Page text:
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Panda Bear, Panda Bear, What Do You See?

(Bill Martin's Bears #3)

4.22  ·  Rating details ·  29,553 ratings  ·  268 reviews
The author and illustrator team behind the classic Brown Bear, Brown Bear, What do you see? turn their extraordinary talents ot the theme of animal conservation.

Thirty-five years after their first groundbreaking collaboration, the creators of Brown Bear, Brown Bear, What Do You See? and Polar Bear, Polar Bear, What Do You Hear? reunite to address the important topic of ani
Hardcover, 32 pages
Published August 1st 2003 by Henry Holt and Co. (BYR)
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4.22  · 
Rating details
 ·  29,553 ratings  ·  268 reviews

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Sep 24, 2009 rated it did not like it
Shelves: hildy-books
Eric Carle cheapens what once was the great Bear franchise with this egregious piece of dung. After the lyrical, almost mystical revelation that was "Brown Bear, Brown Bear," let's hope this woeful follow-up is relegated to the ashheep of history and Carle is put to death for his heinous crime. Panda Bear, Panda Bear, you know what I see? I see a grotesque exploitation of little children and a soulless money-making machine that needs to be dismantled by anyone who cares about children's literatu ...more
Mar 08, 2013 rated it liked it
Shelves: picture-books
There are lots of wiggle and stretch opportunities for children in this book, so in our story time we all stood up as we opened to the first page.

Panda sees a bald eagle (everyone flap wings, being careful not to bump any friends).
Eagle sees a water buffalo (everyone run in place, as if "charging").
Buffalo sees a spider monkey (everyone wave arms as if "swinging").
Monkey sees a green sea turtle (everyone paddle flippers).
Turtle sees a macaroni penguin (everyone strut in place--Charlie Chaplin st
Anna Harris
Mar 28, 2012 rated it liked it
I read this book with my Reception class during SEB as one of their core texts for the year, and the children were completely enthralled by it. The story is very repetitive, which was good for the children as they were able to join in with these parts of the story - it became really interactive for them. They also listened intently to the less repetitive parts to find out what each animal could see. This book worked really effectively as an educational text due to the wide range of vocabulary th ...more
Sep 21, 2014 rated it did not like it
I wish I could say I liked this book, but I rarely read it to my daughters because it is so complicated. It does not flow well at all compared to Brown Bear, Brown Bear. The names of the animals are very complicated so I think it is hard for my language-challenged daughters to follow. Also, the end is kind of preachy.
Sep 22, 2015 rated it did not like it
Shelves: childrens, gus
This is Gus's favorite book in the world. I've grown to truly hate it.
Aug 30, 2012 rated it really liked it
Shelves: 2012, picture-books
Basic Plot: Animals in the wild.

This book was identical in structure to Polar Bear, Polar Bear, What Do You Hear?, also by Bill Martin Jr. and Eric Carle. Carle's colorful, distinct artwork accompanies a simple, repetitive question-response format that my little guy really loves. The only trick was getting him to say "see" instead of "hear" like he did in the other book. As before also, I wasn't terribly into it, but he was, and that's the important thing with these stories. To see him get invol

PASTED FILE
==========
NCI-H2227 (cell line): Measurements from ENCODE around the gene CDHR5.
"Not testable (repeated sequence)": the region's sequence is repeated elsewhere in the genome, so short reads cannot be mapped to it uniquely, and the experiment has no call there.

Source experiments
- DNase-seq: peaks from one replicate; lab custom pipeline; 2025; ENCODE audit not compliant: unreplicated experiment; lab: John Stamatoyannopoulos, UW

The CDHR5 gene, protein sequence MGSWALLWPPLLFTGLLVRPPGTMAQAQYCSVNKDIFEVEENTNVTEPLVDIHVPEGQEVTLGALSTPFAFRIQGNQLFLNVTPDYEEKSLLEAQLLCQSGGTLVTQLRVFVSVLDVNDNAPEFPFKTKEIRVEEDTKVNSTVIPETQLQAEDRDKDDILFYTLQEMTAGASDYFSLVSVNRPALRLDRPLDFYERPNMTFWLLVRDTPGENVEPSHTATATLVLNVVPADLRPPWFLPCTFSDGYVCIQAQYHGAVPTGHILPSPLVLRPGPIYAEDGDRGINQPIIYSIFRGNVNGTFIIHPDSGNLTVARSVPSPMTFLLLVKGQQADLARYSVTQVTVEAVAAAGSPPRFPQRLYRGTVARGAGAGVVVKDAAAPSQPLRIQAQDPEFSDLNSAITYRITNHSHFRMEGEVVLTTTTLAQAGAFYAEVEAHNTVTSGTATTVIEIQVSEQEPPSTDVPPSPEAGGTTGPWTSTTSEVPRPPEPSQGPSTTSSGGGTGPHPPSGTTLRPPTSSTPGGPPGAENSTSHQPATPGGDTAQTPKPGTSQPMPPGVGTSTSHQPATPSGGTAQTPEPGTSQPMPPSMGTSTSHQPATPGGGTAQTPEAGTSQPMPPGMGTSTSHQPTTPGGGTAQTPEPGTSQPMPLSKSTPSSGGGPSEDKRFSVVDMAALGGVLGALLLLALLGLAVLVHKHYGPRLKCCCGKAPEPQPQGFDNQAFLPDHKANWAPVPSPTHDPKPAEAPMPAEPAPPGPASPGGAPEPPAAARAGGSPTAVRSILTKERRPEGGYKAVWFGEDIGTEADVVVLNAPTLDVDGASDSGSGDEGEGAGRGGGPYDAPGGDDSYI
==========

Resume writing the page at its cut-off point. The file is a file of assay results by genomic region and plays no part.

Landon Rotolo-Utz
Feb 26, 2015 rated it really liked it
While I don't think this book is as good as its predecessor I still think this book would be loved by children. It's use of repetition will have kids reading along and acting out the animals from the pages. The illustrations are quite beautiful and done in a style that children will find appealing.

In the classroom this would be great for early learners. I'd use this in a read aloud for kindergarteners or first graders. The use of animals will engage the students and could be a perfect opportuni
Aleha Begum
May 14, 2012 rated it really liked it
Children learn about ten of the world's endangered animals and the animals is portrayed in eye catching collages and the book ends with a child sleeping dreaming that one day all animals will be wild and free. The children will chant the rhythmic words; make the sounds the animals make and role play the animals. Bill Martin Jr. and Eric Carle are brilliant in children's education and children's illustrations and this is a great book for children in KS1 and can be used in a creative way within th ...more
Jun 14, 2016 rated it liked it  ·  review of another edition
Shelves: childrens
This book is similar to Brown Bear, Brown Bear, What Do You See?, but a copy is never as good as the original. The writing doesn't roll off the tongue, but it's nice to see that some obscure/specific (for kids) animals are mentioned. For example: macaroni penguin (as opposed to just penguin) and whooping crane.

My husband HATES this book and refuses to read it to our daughter. She seems to be okay with hearing it, though. I don't care one way or another.
Sabrina Henry
This book is very much like "Brown Brown Bear What Do You See?". I liked the repetition which is easy for children to follow. I also liked the introduction of animals that are not very common. The only thing I didn't enjoy was the story line because it is very close to the original. The illustrations were awesome too.

Children usually like Eric Carle's creations, so I'll recommend one be in each classroom of young children as well as home.
Stacy Renee  (LazyDayLit)
We've been reading this book every single night for the past year. It's the first book that my daughter has memorized enough to read to us! It has helped tremendously with learning about animals that have longer names. Instead of just monkey, she now knows that there are different types of monkeys. We love explaining the different habitats of each animal. This book has been lots of fun to read together and has helped us learn our colors and learn about new animals.
Sep 28, 2015 rated it liked it
A wonderful read from my childhood, one I’d certainly suggest for other youngsters. Whilst it is not my all-time favourite childhood read I can still recall all the details of this one meaning it certainly left a lasting impression upon my young mind.

And isn’t that what we want with children’s books, for them to leave a positive lasting impression?
Brittany Grant
May 27, 2015 rated it really liked it